Unjust Series: Summary Report on LGBTQ Youth Incarcerated in the Juvenile Justice System

 

Unjust: LGBTQ Youth Incarcerated in the Juvenile Justice System examines how LGBTQ youth who are incarcerated in juvenile detention and correctional facilities face bias in adjudication, and mistreatment and abuse in confinement facilities. LGBTQ youth also lack supportive services when leaving the criminal and juvenile justice systems, often forcing them back into negative interactions with law enforcement.

Given that nearly 40% of incarcerated girls in identify as LGB and 85-90% of incarcerated LGBTQ youth are youth of color, it is crucial that any effort to change the way youth in the United States engage with the juvenile justice system must consider the unique experiences of LGBTQ youth. This spotlight report highlights the experiences of LGBTQ youth incarcerated in the juvenile justice system.

Read their informative findings in this report

 

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July 10, 2017 at 11:28 am Leave a comment

Webinar- Depression in Mothers: More Than the Blues Toolkit

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The Rural Behavioral Health Initiative recently displayed a webinar titled Depression in Mothers: More Than the Blues Toolkit. The initiative is a partnership between the American Institutes for Research (AIR), the Mental Health Promotion Branch, Center for Mental Health Services, at the Substance Abuse and Mental Health Services Administration (SAMHSA), and Affirma Solutions Inc.

 

Description: This webinar will highlight Depression in Mothers: More Than the Blues Toolkit, developed by the Substance Abuse and Mental Health Services Administration (SAMHSA), in partnership with experts in the fields of mental health and maternal and child health. This user-friendly toolkit offers background information about depression. It also offers ideas that providers can use when helping mothers, and their families, who may be suffering from depression. It will be especially useful to Women Infants and Children Program (WIC) staff, home visitors, and Healthy Start workers already working with families to raise awareness and understanding about maternal depression.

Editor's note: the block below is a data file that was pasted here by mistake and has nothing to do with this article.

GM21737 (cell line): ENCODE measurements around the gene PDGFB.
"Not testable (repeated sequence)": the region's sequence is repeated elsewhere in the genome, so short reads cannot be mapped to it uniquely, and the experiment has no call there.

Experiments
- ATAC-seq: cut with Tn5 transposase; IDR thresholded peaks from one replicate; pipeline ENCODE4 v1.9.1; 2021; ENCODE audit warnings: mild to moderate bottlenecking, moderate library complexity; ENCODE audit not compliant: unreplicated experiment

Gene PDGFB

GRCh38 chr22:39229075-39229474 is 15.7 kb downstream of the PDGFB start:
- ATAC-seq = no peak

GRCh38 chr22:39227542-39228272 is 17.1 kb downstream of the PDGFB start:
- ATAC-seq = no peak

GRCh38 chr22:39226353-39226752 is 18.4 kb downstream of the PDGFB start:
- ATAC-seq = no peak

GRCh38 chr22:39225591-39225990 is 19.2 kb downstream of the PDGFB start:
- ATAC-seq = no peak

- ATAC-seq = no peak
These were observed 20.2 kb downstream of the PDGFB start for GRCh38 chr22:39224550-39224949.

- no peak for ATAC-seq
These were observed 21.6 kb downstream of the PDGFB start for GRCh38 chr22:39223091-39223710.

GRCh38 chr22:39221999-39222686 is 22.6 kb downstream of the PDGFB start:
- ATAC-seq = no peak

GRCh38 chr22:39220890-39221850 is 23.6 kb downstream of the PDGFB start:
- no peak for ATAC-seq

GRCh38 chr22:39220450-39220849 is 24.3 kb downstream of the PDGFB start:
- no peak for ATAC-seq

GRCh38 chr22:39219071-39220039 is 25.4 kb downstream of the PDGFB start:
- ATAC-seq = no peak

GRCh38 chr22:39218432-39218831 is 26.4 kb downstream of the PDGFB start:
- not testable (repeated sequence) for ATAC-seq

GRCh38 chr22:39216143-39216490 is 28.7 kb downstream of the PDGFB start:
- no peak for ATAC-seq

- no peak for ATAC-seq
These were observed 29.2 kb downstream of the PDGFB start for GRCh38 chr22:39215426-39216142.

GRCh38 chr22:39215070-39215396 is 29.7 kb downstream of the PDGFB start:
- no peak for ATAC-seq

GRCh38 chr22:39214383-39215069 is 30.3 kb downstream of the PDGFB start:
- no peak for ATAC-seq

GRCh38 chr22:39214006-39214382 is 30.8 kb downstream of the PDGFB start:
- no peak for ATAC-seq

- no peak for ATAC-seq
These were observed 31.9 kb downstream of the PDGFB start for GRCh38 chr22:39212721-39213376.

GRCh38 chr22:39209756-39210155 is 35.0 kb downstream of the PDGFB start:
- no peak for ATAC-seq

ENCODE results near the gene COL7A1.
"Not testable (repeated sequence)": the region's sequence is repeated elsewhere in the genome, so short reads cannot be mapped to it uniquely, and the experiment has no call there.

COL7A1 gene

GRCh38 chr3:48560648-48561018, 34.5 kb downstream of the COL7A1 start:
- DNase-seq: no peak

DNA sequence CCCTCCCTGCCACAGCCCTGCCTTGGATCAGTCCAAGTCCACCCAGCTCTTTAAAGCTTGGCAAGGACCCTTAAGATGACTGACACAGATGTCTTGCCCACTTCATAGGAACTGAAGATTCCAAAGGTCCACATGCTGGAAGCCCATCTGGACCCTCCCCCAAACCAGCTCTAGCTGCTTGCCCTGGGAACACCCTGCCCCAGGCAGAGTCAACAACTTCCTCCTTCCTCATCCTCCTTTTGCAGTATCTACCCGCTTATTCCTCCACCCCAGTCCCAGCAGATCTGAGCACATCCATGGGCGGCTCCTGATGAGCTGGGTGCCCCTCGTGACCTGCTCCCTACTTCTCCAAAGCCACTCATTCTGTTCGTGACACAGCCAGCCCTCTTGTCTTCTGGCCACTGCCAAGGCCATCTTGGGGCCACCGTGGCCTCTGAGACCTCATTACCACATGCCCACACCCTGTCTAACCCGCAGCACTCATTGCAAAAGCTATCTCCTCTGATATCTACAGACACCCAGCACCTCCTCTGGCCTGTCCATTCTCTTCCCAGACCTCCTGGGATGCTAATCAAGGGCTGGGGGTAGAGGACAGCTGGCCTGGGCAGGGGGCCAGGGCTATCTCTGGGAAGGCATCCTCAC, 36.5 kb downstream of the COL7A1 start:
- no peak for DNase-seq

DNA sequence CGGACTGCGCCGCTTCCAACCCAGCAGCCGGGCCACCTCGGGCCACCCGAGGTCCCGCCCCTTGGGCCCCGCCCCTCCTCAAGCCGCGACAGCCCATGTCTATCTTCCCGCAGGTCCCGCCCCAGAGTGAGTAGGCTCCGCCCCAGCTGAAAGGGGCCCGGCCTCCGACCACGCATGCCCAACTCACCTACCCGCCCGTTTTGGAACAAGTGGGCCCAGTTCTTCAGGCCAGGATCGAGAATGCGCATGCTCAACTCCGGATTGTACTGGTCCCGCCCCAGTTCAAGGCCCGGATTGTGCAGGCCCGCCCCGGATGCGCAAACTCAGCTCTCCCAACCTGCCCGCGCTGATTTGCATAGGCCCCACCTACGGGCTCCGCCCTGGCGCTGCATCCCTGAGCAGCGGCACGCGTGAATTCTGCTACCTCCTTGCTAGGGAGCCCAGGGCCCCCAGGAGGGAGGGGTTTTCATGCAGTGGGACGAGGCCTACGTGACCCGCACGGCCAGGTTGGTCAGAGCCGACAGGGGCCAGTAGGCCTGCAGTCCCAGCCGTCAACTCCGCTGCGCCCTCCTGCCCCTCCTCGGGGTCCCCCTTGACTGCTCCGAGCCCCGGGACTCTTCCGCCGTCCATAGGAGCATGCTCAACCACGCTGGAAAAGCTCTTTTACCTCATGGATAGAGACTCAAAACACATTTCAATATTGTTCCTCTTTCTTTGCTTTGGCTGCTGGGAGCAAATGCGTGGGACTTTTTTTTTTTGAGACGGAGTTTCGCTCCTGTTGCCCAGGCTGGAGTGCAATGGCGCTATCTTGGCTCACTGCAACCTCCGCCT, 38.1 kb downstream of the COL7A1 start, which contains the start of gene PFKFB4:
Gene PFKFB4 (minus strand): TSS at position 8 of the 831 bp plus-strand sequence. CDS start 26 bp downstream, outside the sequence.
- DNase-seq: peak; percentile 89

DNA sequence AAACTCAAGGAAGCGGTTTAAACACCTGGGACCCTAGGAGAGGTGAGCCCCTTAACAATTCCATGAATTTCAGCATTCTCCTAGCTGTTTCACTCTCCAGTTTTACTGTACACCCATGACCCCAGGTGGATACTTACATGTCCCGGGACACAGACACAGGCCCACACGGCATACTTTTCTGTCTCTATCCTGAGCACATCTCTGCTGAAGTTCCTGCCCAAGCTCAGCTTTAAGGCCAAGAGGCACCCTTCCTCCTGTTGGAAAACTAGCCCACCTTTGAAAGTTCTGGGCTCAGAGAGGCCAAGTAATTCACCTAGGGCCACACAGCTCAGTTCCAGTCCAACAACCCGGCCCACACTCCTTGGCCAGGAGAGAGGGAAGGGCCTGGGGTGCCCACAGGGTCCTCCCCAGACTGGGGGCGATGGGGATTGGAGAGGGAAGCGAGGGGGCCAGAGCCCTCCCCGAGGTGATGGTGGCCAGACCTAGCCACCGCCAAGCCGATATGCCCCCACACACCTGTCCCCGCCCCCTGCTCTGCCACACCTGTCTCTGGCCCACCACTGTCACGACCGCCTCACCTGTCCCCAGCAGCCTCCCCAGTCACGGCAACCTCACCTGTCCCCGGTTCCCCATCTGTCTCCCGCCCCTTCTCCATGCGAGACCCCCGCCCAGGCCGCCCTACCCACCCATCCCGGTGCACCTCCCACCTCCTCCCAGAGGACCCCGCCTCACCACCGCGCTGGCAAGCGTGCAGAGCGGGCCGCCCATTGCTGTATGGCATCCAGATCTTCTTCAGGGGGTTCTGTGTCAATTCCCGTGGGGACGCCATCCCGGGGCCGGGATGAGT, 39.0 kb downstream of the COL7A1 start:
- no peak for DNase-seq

Objectives: Participants in the webinar will:

  • Learn about the framework and components of the toolkit;
  • Learn how the toolkit can be used when helping mothers and their families from diverse backgrounds living in rural communities.

Presenters:

•  Yanique Edmond, Ph.D., Senior Public Health Advisor, Center for Mental Health Services, Substance Abuse and Mental Health Services Administration.

•  Deborah F. Perry, Ph.D., Director of Research and Evaluation, Research Professor, Center for Child and Human Development, Georgetown University.

•  Phuonglan Nguyen, MSW, Young Child Wellness Specialist, Maternal Wellness & Early Childhood Unit, Children, Youth and Families Branch, Colorado Department of Public Health and Environment.

Facilitator:

Karen B. Francis, Ph.D., Principal Researcher, American Institutes for Research (AIR)

Access the webinar here!  

http://ruralbehavioralhealth.org/webinars/depression-mothers-more-blues-rural-perspective-march-8-2017-300-pm-430-pm-eastern-time

July 7, 2017 at 9:35 am Leave a comment

2017 APHA-SA Annual Meeting Scholarship Application

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The 2017 APHA-SA Annual Meeting Scholarship Application is OPEN. Apply by July 9th at 11:59pm EST to win one of the 50 available scholarships! The scholarship covers early bird registration for the 2017 Annual Meeting and the 2017 National Student Meeting as well as a $250 stipend to used on travel expenses for the Annual Meeting.

The APHA-SA Annual Meeting Scholarship (formerly the Leadership Challenge) was established in 2011 by M. Lyndon Haviland, DrPH, MPH to encourage APHA leaders to give matching funds to award scholarships for student APHA members to attend the Annual Meeting. Since its inception, Ayman El-Mohandes, MBBCh, MD, MPH joined Haviland to increase the match from $5,000 to $20,000.

Applicants must be a current APHA student member and either enrolled in a college or university or have or will graduate during the 2017 calendar year.

Scholarship recipients will be responsible for:
1. Attending a pre-Annual Meeting webinar explaining the terms of the scholarship
2. Attending the APHA Student Assembly National Student Meeting on Saturday November 4, 2017 beginning at 9am EST
3. Attending the Hotlanta – Come Chill With Us session on Sunday November 5, 2017 beginning at 4pm EST
4. Attending the APHA Student Assembly Business Meeting on Tuesday November 7, 2017 beginning at 6:30 pm EST
5. Attending at least one oral or roundtable scientific session and three poster presentations and taking a photo at each to submit with the post-Annual Meeting survey and
6. Bringing two hand-written thank you note addressed to Dr. Lyndon Havilland and Dr. Ayman El-Mohandes to be presented to them at the Awards Ceremony during Hotlanta – Come Chill With Us! for their leadership in establishing these scholarships.
7. Submitting a post-Annual Meeting survey giving feedback about their experiences at the APHA Annual Meeting and be available for an interview after the Annual Meeting ends. Surveys will be due November 30, 2017.
8. Engaging in an approved APHA component activity. Winners will receive training on what qualifies prior to the Annual Meeting and will have to provide proof of activity on the post-Annual Meeting survey.